HANAPEPE — A big game from Kapaa High School’s Kapena Teixeira was enough to give the Kapaa Warriors the KIF Championship with a 15-12 victory over the Waimea Menehune at Hanapepe Stadium Saturday afternoon.
“(Teixeira) did what we asked him to do,” said Kapaa head coach Philip Rapozo. “He worked hard all week and we went to him. He did his job. Everybody can see what he can do.”
Both sides began the game tentatively, refusing to play through the air for the majority of the first quarter. It wasn’t until a Cody Taniguchi 34-yard field goal early in the second quarter that broke the deadlock, putting the Menehune (3-4, 2-3 KIF) in front of the Warriors (7-1, 5-1 KIF).
Making a play on the ball is the ultimate risk-reward for a cornerback. When Waimea High’s Avery Miguel abandoned his assignment to cut off the receiver’s route, the only thing in front of him was an unimpeded path to the end zone.
Miguel’s 26-yard interception return for a touchdown broke the ice in the first half of what looked to be a stagnant period of offensive football. Menehune running back Cody Taniguchi couldn’t find a lane between the trenches and struggled to run off-tackle, gaining 13 yards on his first five carries of the game.
Immediately following Miguel’s interception, however, Waimea’s playbook opened up considerably.
Two flea-flickers and a double-reverse put the game in Waimea’s hands as they went into halftime leading 12-7 after a safety by Storm Costales only added to Waimea’s dominance early on.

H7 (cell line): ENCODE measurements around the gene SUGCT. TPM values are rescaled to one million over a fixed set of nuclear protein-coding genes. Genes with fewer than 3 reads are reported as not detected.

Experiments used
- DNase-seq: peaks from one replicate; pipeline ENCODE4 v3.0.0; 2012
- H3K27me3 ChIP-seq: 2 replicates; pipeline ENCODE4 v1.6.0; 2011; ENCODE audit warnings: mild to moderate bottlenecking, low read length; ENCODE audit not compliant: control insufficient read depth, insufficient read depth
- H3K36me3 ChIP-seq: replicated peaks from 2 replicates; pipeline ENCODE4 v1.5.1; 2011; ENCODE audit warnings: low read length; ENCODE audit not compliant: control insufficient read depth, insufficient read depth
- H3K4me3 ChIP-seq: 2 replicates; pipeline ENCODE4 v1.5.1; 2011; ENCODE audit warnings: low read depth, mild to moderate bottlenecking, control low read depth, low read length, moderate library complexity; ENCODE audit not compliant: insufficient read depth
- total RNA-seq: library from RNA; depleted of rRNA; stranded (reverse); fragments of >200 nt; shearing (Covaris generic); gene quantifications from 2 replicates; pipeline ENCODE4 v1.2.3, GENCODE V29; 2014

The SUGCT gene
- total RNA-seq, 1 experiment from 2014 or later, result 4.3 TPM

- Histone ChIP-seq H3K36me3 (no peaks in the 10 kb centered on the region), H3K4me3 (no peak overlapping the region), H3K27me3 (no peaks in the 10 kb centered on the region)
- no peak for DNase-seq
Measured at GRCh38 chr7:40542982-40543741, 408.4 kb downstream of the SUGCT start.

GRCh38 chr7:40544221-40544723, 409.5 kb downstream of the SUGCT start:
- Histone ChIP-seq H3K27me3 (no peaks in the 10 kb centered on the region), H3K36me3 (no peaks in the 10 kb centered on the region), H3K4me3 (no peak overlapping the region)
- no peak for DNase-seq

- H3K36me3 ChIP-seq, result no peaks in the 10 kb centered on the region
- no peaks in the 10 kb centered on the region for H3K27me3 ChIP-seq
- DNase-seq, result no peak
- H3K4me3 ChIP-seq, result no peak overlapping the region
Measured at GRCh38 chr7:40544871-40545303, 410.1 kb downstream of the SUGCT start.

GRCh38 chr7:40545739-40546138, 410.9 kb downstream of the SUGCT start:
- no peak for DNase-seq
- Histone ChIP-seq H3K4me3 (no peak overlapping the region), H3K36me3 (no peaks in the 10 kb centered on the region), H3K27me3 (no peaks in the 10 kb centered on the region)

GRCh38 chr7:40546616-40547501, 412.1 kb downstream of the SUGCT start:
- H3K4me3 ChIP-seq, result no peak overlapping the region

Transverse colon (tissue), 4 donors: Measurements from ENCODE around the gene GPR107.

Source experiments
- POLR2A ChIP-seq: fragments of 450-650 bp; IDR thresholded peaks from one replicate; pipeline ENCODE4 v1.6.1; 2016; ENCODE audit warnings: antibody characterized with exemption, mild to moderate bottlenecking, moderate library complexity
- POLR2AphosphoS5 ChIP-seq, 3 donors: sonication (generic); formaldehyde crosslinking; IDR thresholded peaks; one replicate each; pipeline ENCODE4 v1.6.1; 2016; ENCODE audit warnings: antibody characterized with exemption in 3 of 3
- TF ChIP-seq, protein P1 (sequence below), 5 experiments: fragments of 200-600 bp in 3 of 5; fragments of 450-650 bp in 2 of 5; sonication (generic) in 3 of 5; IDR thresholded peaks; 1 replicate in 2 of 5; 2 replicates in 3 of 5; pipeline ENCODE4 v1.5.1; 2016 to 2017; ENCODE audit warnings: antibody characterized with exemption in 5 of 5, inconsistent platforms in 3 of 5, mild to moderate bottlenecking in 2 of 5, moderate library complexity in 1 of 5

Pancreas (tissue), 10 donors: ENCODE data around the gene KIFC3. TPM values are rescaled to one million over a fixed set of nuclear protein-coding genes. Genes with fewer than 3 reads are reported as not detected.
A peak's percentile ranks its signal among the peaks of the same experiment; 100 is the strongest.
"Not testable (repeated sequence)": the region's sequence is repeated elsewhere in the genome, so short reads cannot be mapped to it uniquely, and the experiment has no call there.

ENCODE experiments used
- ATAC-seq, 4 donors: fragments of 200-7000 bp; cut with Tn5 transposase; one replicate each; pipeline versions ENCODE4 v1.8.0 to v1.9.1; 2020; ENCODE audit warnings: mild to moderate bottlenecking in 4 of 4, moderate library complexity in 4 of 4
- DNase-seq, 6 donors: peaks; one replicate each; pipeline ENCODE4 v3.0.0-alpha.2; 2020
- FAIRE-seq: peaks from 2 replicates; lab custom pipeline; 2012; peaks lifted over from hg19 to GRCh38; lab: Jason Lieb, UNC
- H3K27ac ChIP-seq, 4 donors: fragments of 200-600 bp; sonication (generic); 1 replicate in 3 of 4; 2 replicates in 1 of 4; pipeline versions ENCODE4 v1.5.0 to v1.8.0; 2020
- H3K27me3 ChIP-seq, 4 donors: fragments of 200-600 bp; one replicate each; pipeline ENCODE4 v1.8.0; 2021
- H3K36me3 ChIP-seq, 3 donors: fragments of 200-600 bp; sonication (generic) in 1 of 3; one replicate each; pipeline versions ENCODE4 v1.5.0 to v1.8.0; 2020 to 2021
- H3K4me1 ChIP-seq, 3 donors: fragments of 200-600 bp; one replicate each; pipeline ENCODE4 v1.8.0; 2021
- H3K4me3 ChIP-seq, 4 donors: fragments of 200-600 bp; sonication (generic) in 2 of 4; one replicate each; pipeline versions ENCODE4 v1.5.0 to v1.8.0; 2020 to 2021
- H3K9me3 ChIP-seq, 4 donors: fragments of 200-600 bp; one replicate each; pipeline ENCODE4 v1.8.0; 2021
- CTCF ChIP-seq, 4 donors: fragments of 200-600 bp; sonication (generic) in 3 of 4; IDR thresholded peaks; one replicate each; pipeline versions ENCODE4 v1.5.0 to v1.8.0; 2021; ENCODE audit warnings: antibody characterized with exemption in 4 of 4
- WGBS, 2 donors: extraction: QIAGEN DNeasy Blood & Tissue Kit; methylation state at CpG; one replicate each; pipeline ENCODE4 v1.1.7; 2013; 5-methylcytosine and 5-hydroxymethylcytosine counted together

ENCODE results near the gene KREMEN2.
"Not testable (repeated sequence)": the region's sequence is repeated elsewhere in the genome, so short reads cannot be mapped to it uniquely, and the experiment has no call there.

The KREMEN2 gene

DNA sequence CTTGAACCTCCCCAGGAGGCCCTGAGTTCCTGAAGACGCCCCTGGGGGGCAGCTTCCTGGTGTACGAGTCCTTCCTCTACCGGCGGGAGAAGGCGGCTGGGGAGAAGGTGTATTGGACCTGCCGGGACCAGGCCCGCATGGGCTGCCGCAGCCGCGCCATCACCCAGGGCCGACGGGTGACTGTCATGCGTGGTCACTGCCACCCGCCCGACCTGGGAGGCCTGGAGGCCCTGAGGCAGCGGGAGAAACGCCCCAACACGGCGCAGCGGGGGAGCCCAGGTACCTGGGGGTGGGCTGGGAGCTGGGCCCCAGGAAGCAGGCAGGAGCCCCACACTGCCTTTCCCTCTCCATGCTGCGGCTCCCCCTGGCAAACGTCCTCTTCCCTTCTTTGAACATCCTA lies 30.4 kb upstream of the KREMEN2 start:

Teixeira was able to give Kapaa a lifeline heading into halftime as he dived into the end zone on a one-yard score.
Turnovers and unforced errors were detrimental to both teams on the windy afternoon, but Kapaa managed to weather the early storm.
A forced fumble recovered by Corey Agena near the 50-yard line gave Kapaa its second turnover of the game. Things didn’t change in the opening sequence of the third quarter as Kapaa’s first possession of the half ended with a blocked punt by Darien Sagucio, giving the Menehune the ball at their own 43-yard line.
“At that point you think, ‘Wow, what else can go wrong?’ and you just hope that you can stop the bleeding,” Rapozo said. “At that point, we just told the kids to keep fighting. Keep fighting, because this is football.”
However, Waimea began to make some mistakes of their own.
A false start penalty negated what looked to be a solid five-yard gain by Taniguchi and the following play resulted in a fumbled pitch, allowing Teixeira to dive onto the loose football in Waimea’s backfield, giving Kapaa its first break of the game.
“We didn’t want to make mental errors,” said Waimea head coach Jason Caldeira. “We didn’t accomplish that. We thought things were going well … but if you follow us all year, we beat ourselves constantly. Turnovers, mental errors, penalties, those are things we try really hard to fix. But we don’t give up. They’re slow learners, but they learned how to compete this season and learned how to fight for each other and their team.”
Teixeira, who already scored a rushing touchdown and recovered a fumble, added to his impressive day with a touchdown pass to Kurt Napoleon to put the Warriors up 13-12. Teixeira then scored on the two-point conversion with 11:15 to go in the fourth quarter to put Kapaa up 15-12.
“I just did what my coaches taught me to do,” Teixeira said. “Everybody did their assignment; we came through as a team. I didn’t really feel like it was just me. It was the team. Without my team, I couldn’t have done anything.”
When Waimea got the ball back, Teixeira was at it again with his second fumble recovery of the game after another poor handoff to Taniguchi.
A failed fourth-down conversion by Kapaa gave the Warriors the ball at their own nine-yard line with no timeouts left, but the three-point deficit was too much to overcome at the end of the day as the Warriors’ defense stood tall to close out the fourth quarter despite a furious drive from Waimea.
“They didn’t roll over and die,” Calderia said. “They fought to the end. I know right now, they won’t understand that this game will make them better as young men. It’s a life lesson that they can take that will make them better as men.”